TORONTO--(EON: Enhanced Online News)--LMC Diabetes & Endocrinology, North America’s largest diabetes specialist care provider, has published a landmark study demonstrating the impact of its comprehensive, patient-centred care approach. The study, titled “DROP A1C”, was recently published in Diabetes Care, a peer-reviewed journal published by the American Diabetes Association. (http://care.diabetesjournals.org/content/early/2016/08/09/dc15-2666)
“Specialist-led diabetes registries and predictors of poor glycemic control in type 2 diabetes: Insights into the functionally refractory patient from the LMC Diabetes Registry database”
The objective of the study was to determine if functionally refractory patients with type 2 diabetes (persistent HbA1c ≥9.0%) could be identified, better understood and then better treated in order to finally improve their health outcomes. After a 12-month intervention, the mean reduction in HbA1C was 1.5% (17 mmol/mol) versus only 0.5% (5 mmol/mol) in the source cohort (n = 966) who continued with the standard of care (P < 0.01 vs. baseline).
The LMC group of clinician researchers used its patient registry, the largest globally, to identify active patients who had been unable to respond effectively to all prior efforts. The team of diabetes specialists, psychiatrists, nurses and dietitians developed a structured tool called the “Barriers to Care Index” to assess each patient’s particular needs and challenges. They then developed a unique set of care paths, designed to give each healthcare provider the strategies to tackle these unique patient barriers. Strategies ranged from telephone and home visits to providing care in a patient’s own language to coordinating mental health consultant access when needed.
Through the use of the LMC Diabetes Patient Registry, LMC specialists were able to identify 3,662 functionally refractory patients with 1,379 eligible for inclusion. 155 patients were ultimately enrolled in the study. The Barriers to Care Index was used to collect a detailed inventory of all the barriers a patient might experience in achieving optimal glycemic control. Barriers were grouped into five main categories: accessibility, cultural, co-morbidity, socioeconomic and psychological. Barrier-specific care paths were then designed by the multidisciplinary team and each patient was assigned an experienced case manager who implemented the care paths to help optimize the patient’s glycemic control.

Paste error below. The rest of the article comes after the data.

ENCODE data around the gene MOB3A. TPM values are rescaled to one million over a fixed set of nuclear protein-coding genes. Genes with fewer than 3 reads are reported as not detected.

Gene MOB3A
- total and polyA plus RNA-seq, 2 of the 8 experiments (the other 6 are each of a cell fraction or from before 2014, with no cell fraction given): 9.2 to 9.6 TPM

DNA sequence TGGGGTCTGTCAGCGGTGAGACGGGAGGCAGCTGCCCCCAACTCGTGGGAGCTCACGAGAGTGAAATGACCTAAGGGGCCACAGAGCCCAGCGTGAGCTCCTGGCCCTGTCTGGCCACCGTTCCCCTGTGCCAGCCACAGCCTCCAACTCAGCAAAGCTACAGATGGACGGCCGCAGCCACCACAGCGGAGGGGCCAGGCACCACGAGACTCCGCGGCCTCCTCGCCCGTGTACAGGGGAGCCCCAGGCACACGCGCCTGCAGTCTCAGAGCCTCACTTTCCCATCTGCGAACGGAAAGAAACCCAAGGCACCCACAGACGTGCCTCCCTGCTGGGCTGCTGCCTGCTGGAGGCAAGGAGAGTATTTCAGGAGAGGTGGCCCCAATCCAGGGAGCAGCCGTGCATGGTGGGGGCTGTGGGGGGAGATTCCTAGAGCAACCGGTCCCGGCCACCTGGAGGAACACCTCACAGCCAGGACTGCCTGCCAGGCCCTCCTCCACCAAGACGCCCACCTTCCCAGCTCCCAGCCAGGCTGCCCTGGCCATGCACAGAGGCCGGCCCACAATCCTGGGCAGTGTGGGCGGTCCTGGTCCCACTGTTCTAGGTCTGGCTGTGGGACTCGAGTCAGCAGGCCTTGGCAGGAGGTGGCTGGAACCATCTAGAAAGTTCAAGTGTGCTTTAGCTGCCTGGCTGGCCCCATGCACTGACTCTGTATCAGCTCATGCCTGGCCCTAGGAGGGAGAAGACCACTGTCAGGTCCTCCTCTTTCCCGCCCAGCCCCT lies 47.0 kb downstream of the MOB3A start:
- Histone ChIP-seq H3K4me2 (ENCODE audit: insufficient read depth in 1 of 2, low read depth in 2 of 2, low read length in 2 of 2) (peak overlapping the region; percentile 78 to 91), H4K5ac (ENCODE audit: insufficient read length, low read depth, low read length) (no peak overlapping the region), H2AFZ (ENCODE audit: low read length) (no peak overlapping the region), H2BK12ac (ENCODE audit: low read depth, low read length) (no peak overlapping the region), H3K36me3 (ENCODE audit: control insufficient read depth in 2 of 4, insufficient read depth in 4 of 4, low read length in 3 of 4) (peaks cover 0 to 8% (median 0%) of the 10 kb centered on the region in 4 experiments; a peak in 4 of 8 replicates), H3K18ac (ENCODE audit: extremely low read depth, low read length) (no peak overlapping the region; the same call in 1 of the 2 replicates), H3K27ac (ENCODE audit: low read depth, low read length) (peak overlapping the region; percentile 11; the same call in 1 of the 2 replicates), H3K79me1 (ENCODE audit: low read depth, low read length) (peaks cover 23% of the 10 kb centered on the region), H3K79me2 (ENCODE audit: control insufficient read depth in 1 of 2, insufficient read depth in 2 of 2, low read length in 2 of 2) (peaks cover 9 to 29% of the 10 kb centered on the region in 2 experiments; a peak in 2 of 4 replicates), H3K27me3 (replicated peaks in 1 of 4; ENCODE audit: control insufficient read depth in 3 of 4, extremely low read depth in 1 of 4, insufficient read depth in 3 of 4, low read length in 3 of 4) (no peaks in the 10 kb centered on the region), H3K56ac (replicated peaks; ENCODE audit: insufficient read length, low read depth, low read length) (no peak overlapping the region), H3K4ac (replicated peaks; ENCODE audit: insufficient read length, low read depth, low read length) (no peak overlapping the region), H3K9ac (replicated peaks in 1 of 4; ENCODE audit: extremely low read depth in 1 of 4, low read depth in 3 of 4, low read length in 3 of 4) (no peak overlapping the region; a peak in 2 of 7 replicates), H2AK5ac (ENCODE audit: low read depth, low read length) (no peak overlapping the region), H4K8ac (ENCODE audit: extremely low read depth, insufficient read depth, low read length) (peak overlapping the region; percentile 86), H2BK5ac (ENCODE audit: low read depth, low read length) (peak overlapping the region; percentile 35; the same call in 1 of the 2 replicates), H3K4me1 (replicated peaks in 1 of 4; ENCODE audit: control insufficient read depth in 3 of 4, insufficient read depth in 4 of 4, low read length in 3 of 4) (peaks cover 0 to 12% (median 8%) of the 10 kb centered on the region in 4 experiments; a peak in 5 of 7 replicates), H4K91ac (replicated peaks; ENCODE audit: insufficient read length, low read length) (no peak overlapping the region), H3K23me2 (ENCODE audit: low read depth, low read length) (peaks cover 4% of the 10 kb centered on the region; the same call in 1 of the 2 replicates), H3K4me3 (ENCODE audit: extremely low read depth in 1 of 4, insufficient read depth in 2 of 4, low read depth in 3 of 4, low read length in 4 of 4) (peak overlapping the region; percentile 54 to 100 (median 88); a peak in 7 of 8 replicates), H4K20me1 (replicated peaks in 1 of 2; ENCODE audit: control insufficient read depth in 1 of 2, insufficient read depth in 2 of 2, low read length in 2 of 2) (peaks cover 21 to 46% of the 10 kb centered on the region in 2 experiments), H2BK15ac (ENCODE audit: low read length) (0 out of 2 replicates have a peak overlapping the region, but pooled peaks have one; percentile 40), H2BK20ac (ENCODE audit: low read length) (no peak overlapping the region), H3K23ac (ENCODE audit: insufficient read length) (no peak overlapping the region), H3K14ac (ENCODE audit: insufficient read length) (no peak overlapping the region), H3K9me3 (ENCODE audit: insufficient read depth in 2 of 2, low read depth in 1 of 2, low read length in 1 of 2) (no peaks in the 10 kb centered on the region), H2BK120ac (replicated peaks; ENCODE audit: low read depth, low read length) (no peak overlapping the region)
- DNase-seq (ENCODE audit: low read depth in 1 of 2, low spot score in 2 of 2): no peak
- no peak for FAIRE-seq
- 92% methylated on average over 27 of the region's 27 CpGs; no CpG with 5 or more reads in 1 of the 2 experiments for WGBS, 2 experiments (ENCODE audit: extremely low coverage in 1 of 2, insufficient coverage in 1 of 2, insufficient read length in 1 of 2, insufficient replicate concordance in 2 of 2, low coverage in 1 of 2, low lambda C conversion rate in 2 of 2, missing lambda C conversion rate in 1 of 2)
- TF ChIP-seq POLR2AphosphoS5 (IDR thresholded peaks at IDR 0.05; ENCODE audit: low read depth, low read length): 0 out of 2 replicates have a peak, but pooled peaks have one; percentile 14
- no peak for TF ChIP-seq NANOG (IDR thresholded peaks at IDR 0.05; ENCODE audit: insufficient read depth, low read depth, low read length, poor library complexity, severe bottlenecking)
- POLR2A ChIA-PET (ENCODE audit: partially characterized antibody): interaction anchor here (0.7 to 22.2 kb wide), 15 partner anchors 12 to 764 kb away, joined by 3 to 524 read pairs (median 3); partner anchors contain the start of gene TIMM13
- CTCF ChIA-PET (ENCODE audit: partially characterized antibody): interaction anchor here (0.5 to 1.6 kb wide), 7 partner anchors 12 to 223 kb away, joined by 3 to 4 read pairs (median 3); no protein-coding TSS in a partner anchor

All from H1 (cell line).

The DROP A1c study continues to build on an internationally-recognized specialization in management of complex and challenging situations for patients with diabetes. Dr. Ronnie Aronson and other LMC researchers have previously published and presented their findings in a global review of the topic in the Journal of Diabetes in 2015 in a report titled, “Specialist-led diabetes registries and predictors of poor glycemic control in type 2 diabetes: Insights into the functionally refractory patient from the LMC Diabetes Registry database”.
“All specialists carry a proportion of patients who chronically struggle to achieve their optimal health targets in diabetes care,” explained Dr. Ronnie Aronson, founder and Chief Medical Officer of LMC Diabetes & Endocrinology. “That proportion can range from a fifth to a full half of the patients in a specialist’s practice and appears to be consistent in published practices globally. Specialists are generally seeing patients with more challenging issues in their diabetes care, but the problem is present in all of our practices, if we’re practising in diabetes.”
“It’s natural human nature for healthcare providers to recall our successes each day.” Dr. Aronson believes that only a detailed registry of patient health outcomes can provide detailed feedback to their physicians, a health quality report card, in a sense.
France Brilhante, one of the DROP A1c program participants explained, “I experienced challenges with my diabetes including balancing it with my other health issues, being motivated to make changes, needing more diabetes education and finding ways to financially manage my condition. Working with my diabetes educator and having her support helped me address these barriers and reduce my A1c level.”
About LMC Diabetes & Endocrinology
LMC is North America’s largest specialist care provider in diabetes and endocrinology, caring for nearly 30,000 patients with diabetes across Canada. LMC also provides Canada’s largest nationally accredited Diabetes Education Program. LMC researchers have conducted or contributed to over 300 clinical research studies in the field of diabetes. For more information visit https://www.lmc.ca and https://lmcresearch.com.
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